"We worked on that a lot," Marc Lalonde remarked last week. "We wanted the message to get across quite clearly.” It took several tries but the energy department finally got it the way the minister wanted it. Blunt. In the most sweeping government intervention into Canadian industry since the Second World War, the Trudeau cabinet has gambled it can finesse control of the petroleum industry out of the hands of the multinationals.
Since seven o’clock in the morning, the 31-year-old woman has been sitting on her living-room couch staring intently at an empty liquor bottle. Perched on her lap is a miniature cardboard table she devised herself to hold the bottle firmly in place.By Linda McQuaig7 min
Having pre-taped the television address, Peter Lougheed retires to his Calgary apartment to watch himself deliver an ultimatum to Pierre Trudeau: a new energy deal or an oil cutback. In Ottawa, meanwhile, the prime minister goes out to a posh dinner at the National Arts Centre to mark the 10th anniversary of the International Development Research Centre.By Robert Lewis6 min
His Worship the mayor of Hamilton rockets into the Hamilton and District Home Builders’ Association luncheon. Propelled to the podium by backslaps, he touches down briefly to congratulate the assembly on its plans for a home show: “When the poor kids of Hamilton decide to do anything, they do it better than anyone!”By Val Ross6 min
Legend suggests that King Arthur’s mentor, Merlin the magician, was the son of an incubus—an evil spirit that comes in the night, taking human form to procreate. But who would suspect that a fresh-faced woman in 20th-century TV ads for everything from air freshener to sugarless gum would also turn out to be the daughter of a dreaded creepy-crawly.By Marsha Boulton6 min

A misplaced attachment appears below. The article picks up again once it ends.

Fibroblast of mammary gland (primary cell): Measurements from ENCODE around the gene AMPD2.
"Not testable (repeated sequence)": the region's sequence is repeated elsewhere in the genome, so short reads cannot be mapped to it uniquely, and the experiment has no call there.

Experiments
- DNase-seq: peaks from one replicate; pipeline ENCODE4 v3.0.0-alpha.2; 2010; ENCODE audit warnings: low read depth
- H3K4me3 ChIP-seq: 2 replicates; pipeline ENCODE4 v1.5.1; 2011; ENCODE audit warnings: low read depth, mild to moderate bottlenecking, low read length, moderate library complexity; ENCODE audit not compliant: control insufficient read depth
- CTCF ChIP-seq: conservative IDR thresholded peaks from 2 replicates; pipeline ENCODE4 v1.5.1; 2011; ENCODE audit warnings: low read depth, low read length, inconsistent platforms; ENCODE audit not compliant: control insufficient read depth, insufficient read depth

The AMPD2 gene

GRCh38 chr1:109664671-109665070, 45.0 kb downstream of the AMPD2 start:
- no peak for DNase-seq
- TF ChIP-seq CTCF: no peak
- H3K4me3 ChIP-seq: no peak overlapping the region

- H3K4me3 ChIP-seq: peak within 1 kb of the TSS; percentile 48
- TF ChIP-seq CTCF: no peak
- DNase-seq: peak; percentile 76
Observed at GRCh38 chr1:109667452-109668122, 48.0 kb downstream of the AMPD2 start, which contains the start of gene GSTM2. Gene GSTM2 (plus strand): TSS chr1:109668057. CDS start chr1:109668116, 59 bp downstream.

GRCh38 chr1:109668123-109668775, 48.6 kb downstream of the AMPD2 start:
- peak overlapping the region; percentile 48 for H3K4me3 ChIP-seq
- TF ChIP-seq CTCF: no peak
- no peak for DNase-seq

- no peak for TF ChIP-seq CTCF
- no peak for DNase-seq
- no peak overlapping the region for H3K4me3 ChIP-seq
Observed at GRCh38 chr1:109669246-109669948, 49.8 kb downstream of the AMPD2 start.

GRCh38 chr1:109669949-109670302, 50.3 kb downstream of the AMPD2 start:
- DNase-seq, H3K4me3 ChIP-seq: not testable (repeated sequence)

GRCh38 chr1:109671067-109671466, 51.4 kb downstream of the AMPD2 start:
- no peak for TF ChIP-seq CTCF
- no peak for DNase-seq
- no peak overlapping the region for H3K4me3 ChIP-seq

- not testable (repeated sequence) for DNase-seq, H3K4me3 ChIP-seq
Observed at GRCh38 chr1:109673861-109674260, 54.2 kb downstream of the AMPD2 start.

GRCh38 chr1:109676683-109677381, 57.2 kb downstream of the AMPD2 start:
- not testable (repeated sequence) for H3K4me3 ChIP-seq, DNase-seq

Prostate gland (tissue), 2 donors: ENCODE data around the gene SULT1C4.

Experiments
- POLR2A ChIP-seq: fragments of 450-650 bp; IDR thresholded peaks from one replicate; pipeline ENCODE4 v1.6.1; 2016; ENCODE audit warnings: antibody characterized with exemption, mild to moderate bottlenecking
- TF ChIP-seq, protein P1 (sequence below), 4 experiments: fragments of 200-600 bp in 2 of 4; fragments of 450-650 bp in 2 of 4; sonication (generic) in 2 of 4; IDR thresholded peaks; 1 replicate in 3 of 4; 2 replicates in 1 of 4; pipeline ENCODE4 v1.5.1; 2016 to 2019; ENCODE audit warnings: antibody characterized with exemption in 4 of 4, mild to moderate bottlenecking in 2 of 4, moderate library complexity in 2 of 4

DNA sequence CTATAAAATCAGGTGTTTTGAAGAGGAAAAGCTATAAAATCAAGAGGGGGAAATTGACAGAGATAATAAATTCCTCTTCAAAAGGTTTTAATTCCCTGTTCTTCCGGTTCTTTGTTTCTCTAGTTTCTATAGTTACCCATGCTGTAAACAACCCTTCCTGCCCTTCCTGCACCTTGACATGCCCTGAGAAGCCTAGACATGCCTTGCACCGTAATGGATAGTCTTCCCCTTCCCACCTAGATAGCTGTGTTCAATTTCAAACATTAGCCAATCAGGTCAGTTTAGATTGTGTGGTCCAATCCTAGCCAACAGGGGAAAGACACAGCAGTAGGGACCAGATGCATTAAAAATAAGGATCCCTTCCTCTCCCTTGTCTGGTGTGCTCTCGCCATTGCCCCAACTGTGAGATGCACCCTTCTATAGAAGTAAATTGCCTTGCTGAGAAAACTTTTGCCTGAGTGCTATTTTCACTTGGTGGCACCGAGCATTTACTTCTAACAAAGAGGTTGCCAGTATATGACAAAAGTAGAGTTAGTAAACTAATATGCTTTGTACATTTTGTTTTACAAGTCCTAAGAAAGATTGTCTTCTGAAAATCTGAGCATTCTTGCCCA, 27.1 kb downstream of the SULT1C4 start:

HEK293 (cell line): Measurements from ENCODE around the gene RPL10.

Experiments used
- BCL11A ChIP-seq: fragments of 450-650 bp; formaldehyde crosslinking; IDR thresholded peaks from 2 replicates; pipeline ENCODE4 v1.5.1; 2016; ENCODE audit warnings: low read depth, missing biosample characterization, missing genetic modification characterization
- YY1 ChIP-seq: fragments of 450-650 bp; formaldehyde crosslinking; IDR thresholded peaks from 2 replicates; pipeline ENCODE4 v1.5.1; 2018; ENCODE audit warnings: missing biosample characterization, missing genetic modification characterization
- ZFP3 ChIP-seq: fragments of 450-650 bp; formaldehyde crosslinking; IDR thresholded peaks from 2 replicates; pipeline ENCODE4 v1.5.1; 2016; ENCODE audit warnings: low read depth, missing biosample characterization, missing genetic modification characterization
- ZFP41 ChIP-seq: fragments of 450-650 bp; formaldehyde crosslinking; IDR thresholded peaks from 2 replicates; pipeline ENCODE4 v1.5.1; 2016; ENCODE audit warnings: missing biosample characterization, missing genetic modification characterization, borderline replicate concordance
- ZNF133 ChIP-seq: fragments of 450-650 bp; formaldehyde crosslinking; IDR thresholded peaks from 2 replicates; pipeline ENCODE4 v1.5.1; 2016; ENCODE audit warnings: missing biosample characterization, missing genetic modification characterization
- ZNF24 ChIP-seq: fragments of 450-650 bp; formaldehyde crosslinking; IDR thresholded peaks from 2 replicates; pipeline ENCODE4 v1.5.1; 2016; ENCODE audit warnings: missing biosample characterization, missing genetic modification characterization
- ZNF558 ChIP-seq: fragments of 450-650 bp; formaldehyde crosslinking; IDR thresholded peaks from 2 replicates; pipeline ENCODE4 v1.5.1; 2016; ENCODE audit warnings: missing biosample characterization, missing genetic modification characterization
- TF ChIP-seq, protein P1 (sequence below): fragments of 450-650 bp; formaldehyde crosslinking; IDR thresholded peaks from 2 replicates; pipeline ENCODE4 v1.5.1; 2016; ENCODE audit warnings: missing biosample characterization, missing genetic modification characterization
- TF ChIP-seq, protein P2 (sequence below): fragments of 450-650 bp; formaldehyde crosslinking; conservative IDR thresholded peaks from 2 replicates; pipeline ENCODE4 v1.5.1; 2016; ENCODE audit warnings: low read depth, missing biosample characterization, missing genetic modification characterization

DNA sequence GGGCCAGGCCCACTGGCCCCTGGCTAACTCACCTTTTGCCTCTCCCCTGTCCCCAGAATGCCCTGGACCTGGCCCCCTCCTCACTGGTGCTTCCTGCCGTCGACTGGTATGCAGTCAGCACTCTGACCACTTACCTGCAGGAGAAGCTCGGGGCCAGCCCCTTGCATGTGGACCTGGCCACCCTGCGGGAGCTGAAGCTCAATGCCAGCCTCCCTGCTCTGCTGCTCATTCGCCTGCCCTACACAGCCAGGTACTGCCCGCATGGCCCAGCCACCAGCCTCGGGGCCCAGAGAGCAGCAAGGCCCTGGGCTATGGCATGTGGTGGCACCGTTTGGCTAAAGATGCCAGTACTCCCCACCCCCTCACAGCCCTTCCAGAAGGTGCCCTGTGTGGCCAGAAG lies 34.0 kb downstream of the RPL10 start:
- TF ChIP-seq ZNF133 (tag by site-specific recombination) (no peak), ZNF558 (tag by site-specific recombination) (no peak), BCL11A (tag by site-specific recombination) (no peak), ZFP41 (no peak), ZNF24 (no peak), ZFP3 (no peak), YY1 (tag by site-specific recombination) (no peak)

Outside of Philadelphians, and perhaps the few idealists who still see in the Olympic flame something more than an invitation to assorted political hustlers and over-muscled steroid poppers, there can be little argument about which is the world’s premier sports event.By Hal Quinn6 min
Maclean’s: What do you think of television? Znaimer: It’s one of the pervasive tools of the age, as pervasive as money. A lot of people imagined that TV’s high moment came with Marshall McLuhan. It was thought then that TV’s decade had passed. Now everybody knows that’s not true and that we stand on the threshold of even more significant breakthroughs than 15 years ago.
For nearly an hour in a Winnipeg restaurant recently, Arnold Spohr, artistic director of the Royal Winnipeg Ballet, gushed so earnestly about his company’s recent triumphs that the waiter came over and offered to put Saran wrap over his untouched avocado salad.By John Ayre6 min
Canada seems to have become deeply entwined in a decade-long effort by Soviet espionage agents aimed at California’s Silicon Valley, the birthplace of the microcomputer technology that revolutionized Western military hardware. Often barred from purchasing equipment or know-how directly, the Soviets have turned to secret deals and smuggling.By Christopher Simpson6 min
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